The Lake Malawi Drilling Project recently completed a scientific drilling campaign on Lake Malawi, recovering a series of continuous sediment cores for paleoclimate studies. Lake Malawi is situated at the southern end of the East African Rift Valley, and has long been recognized as an outstanding laboratory and archive for the study of tropical paleoclimatology, extensional tectonics, and evolutionary biology. Along with Lake Tanganyika, Lake Malawi holds the promise of a high-resolution paleoclimate record of unparalleled antiquity in the continental tropics. Lake Malawi is one of the world's largest, deepest (maximum water depth of 700 m), and oldest lakes (>7ma?), and is the largest lake in the southern hemisphere (9º-14ºS) after Lake Tanganyika.
Bathymetric map of Lake Malawi with locations of two 2005 drill sites. Small images to right are seismic reflection profiles acquired over the two core sites. Bathymetric contour interval is 100 m. Drilling operations mobilized from Chipoka, and the project was resupplied from the ports of Nkhata Bay and Chilumba.
High Resolution Image The dynamically-positioned drilling barge Viphya, departing port. Lake Malawi is one of the world's largest and deepest lakes, and along with Lake Tanganyika contains more than 80% of the surface freshwater on the African continent. New drill core evidence shows that the 700 m-deep lake was reduced by more than 500 m prior to 75,000 years ago, indicating periods of severe aridity. Image courtesy of M.R. Talbot, Department of Earth Sciences, University of Bergen. High Resolution Image
Aerial view of the 160' drilling barge on Lake Malawi in 2005, where 26 members of the drill team, science team, and ships crew lived for six weeks. Image courtesy of I. Castaneda, University of Minnesota. High Resolution Image
* Our top scientific objective is to chronicle a continuous, high-resolution (annual-decadal) record of past climates in the continental tropics over the Bruhnes epoch, and to determine if tropical African climate responded to changes in low-latitude precessional insolation (23-19 kyr) or to high-latitude ice volume (100 kyr and 41 kyr) forcing, in the last part of the Pleistocene.
* We will assess the phasing of lake level changes in Lake Malawi during this time,and determine if Malawi responded to Southern Hemisphere insolation forcing,as is suggested in late-Pleistocene and Holocene records.
* From the high-resolution Lake Malawi drill core records we will determine if high-frequency climate variations (analogous to Dansgaard-Oeschger or Heinrich events) are superimposed on glacial-interglacial timescale variations in the form of wet/dry cycles.
* The continuous Lake Malawi record will allow us to establish how interannual African climate variability has changed in association with longer-term climate variations.
* We will determine the long-term evolution of tropical East African climate, and assess the postulated shift in the dominant Milankovitch frequency, from the present day 100 kyr dominance to 41 kyr dominance to 21 kyr dominance, as is observed in the marine record.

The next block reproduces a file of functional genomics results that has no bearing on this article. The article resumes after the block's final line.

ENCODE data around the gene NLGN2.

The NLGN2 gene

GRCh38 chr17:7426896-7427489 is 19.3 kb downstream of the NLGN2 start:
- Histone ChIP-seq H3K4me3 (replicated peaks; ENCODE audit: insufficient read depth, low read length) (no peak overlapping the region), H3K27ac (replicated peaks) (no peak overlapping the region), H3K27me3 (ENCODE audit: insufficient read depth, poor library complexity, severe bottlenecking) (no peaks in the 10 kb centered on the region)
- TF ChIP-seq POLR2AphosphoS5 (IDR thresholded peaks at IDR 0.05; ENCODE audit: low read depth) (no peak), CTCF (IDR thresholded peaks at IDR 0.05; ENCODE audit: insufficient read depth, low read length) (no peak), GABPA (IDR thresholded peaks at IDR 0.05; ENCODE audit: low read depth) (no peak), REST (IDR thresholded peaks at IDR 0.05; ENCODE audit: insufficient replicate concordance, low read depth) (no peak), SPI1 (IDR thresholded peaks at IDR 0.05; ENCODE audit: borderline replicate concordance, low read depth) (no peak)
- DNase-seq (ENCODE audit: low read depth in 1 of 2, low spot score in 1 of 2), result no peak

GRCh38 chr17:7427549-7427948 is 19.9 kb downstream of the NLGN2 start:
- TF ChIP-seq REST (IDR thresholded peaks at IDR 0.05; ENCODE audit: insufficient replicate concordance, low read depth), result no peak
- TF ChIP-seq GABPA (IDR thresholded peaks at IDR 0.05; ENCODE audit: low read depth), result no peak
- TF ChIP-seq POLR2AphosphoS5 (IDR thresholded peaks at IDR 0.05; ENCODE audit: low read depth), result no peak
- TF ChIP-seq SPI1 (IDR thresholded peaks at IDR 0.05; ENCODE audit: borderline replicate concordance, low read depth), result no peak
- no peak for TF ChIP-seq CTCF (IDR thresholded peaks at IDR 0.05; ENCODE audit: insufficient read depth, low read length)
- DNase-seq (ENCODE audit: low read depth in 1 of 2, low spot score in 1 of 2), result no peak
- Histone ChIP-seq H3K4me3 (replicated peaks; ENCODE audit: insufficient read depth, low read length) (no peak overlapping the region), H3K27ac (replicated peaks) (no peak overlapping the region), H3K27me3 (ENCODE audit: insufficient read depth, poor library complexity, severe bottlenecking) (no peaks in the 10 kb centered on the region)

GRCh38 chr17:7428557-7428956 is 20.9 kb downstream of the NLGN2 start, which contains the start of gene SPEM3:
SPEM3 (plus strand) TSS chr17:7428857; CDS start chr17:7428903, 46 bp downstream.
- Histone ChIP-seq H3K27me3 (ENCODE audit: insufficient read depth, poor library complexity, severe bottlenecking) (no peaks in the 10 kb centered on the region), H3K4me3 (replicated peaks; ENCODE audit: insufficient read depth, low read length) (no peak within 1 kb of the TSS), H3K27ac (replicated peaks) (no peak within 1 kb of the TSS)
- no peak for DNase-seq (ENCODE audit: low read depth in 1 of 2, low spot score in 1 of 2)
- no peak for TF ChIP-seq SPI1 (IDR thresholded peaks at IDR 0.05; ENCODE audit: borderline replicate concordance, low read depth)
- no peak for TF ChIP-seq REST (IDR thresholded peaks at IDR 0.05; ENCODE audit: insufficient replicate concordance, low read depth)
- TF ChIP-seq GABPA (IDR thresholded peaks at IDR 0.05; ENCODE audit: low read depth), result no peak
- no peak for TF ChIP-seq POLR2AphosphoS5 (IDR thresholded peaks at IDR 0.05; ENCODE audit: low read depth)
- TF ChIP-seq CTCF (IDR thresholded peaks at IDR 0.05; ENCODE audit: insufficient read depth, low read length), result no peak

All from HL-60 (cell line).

The project will profoundly impact other fields, including extensional basin evolution and neotectonics, evolutionary biology, and the environmental background to human origins.
Members of the science team await the next sample on the crowded rig floor. Image courtesy of C.A. Scholz, Department of Earth Sciences, Syracuse University. High Resolution Image
Scientific drilling on Lake Malawi was recently completed, following two months of extraordinary efforts on the part of the field team.
More than 623 m of core was recovered at two sites (92% recovery), and in seven holes. We triple-cored our high-resolution site, which extends back ~100kyr, double cored our deep site covering the past ~200 kyr, and single-cored the deep site to 380 m, perhaps 1.5 million years in age at the bottom.
Sample material recovered included a variety of laminated and homogenous algal-rich mud (dominantly clay) in zones of alternating dry-dense/ and soft, high-water content material; cemented siltstone; volcanic ash horizons; and fine-grained well-sorted sands at the base of holes at both sites.
The successful outcome of this very difficult and risky drilling project was accomplished through tight teamwork and the extraordinary efforts of the scientific team, General Contractor, University of Rhode Island, the ADPS drilling barge Captain and marine crew, the Seacore drill crew, DOSECC field rep, the Malawi Geological Survey, Lengeek Vessel Engineering marine architects and engineers, and the many project support staff, including the caterers and onshore logistics support group, Malawi Lake Services and the crews of the three support vessels. In all more than 80 individuals actively contributed to the operational phase of the program.
We extend a special “thank you” to the government and people of Malawi, for permission to conduct this research.
Science team member briefs a group of secondary school students on rig operations. Image courtesy of C.A. Scholz, Department of Earth Sciences, Syracuse University High Resolution Image
Science team member shows an example of a lake sediment core to a group of Malawian secondary school students. Image courtesy of I. Castaneda, University of Minnesota. High Resolution Image Waterspout near drilling barge Viphya at conculsion of drilling operation, along with hatch of lake flies. Image courtesy of C.A. Scholz, Department of Earth Sciences, Syracuse University. High Resolution Image
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